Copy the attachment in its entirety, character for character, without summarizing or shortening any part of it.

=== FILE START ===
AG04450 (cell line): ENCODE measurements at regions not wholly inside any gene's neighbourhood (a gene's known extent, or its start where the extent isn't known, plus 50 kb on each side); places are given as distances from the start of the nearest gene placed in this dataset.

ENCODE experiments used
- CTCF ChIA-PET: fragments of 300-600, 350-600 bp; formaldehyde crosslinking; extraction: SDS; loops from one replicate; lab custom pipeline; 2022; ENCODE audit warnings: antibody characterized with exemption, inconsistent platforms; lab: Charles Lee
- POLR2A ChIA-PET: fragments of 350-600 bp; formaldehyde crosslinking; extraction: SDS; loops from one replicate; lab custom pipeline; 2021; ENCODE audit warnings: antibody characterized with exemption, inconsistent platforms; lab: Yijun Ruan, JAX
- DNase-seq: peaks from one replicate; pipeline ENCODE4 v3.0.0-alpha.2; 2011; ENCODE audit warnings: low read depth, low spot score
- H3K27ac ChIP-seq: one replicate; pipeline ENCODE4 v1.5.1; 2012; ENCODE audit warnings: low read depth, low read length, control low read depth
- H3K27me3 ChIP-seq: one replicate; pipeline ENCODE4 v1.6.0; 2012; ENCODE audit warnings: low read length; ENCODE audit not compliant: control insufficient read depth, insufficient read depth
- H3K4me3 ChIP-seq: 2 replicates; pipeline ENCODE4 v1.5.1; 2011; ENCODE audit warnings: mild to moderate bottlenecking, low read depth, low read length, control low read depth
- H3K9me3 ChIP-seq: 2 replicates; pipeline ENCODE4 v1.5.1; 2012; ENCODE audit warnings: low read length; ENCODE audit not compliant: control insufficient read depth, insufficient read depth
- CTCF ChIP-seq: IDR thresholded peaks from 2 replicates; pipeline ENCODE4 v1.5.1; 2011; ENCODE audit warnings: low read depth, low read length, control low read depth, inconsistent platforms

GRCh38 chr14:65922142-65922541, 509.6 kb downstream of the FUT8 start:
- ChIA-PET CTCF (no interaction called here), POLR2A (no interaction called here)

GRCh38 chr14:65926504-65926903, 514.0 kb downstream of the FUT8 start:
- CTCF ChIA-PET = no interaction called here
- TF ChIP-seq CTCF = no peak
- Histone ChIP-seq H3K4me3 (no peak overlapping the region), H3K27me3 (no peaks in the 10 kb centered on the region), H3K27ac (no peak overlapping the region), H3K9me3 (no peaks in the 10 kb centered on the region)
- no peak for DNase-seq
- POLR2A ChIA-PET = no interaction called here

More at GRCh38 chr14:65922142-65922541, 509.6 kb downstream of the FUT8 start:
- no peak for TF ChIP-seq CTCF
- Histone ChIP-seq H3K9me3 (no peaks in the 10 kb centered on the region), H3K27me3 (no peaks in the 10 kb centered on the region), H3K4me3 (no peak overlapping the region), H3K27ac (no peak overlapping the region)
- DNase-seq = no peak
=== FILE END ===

AG04450 (cell line): ENCODE measurements at regions not wholly inside any gene's neighbourhood (a gene's known extent, or its start where the extent isn't known, plus 50 kb on each side); places are given as distances from the start of the nearest gene placed in this dataset.

ENCODE experiments used
- CTCF ChIA-PET: fragments of 300-600, 350-600 bp; formaldehyde crosslinking; extraction: SDS; loops from one replicate; lab custom pipeline; 2022; ENCODE audit warnings: antibody characterized with exemption, inconsistent platforms; lab: Charles Lee
- POLR2A ChIA-PET: fragments of 350-600 bp; formaldehyde crosslinking; extraction: SDS; loops from one replicate; lab custom pipeline; 2021; ENCODE audit warnings: antibody characterized with exemption, inconsistent platforms; lab: Yijun Ruan, JAX
- DNase-seq: peaks from one replicate; pipeline ENCODE4 v3.0.0-alpha.2; 2011; ENCODE audit warnings: low read depth, low spot score
- H3K27ac ChIP-seq: one replicate; pipeline ENCODE4 v1.5.1; 2012; ENCODE audit warnings: low read depth, low read length, control low read depth
- H3K27me3 ChIP-seq: one replicate; pipeline ENCODE4 v1.6.0; 2012; ENCODE audit warnings: low read length; ENCODE audit not compliant: control insufficient read depth, insufficient read depth
- H3K4me3 ChIP-seq: 2 replicates; pipeline ENCODE4 v1.5.1; 2011; ENCODE audit warnings: mild to moderate bottlenecking, low read depth, low read length, control low read depth
- H3K9me3 ChIP-seq: 2 replicates; pipeline ENCODE4 v1.5.1; 2012; ENCODE audit warnings: low read length; ENCODE audit not compliant: control insufficient read depth, insufficient read depth
- CTCF ChIP-seq: IDR thresholded peaks from 2 replicates; pipeline ENCODE4 v1.5.1; 2011; ENCODE audit warnings: low read depth, low read length, control low read depth, inconsistent platforms

GRCh38 chr14:65922142-65922541, 509.6 kb downstream of the FUT8 start:
- ChIA-PET CTCF (no interaction called here), POLR2A (no interaction called here)

GRCh38 chr14:65926504-65926903, 514.0 kb downstream of the FUT8 start:
- CTCF ChIA-PET = no interaction called here
- TF ChIP-seq CTCF = no peak
- Histone ChIP-seq H3K4me3 (no peak overlapping the region), H3K27me3 (no peaks in the 10 kb centered on the region), H3K27ac (no peak overlapping the region), H3K9me3 (no peaks in the 10 kb centered on the region)
- no peak for DNase-seq
- POLR2A ChIA-PET = no interaction called here

More at GRCh38 chr14:65922142-65922541, 509.6 kb downstream of the FUT8 start:
- no peak for TF ChIP-seq CTCF
- Histone ChIP-seq H3K9me3 (no peaks in the 10 kb centered on the region), H3K27me3 (no peaks in the 10 kb centered on the region), H3K4me3 (no peak overlapping the region), H3K27ac (no peak overlapping the region)
- DNase-seq = no peak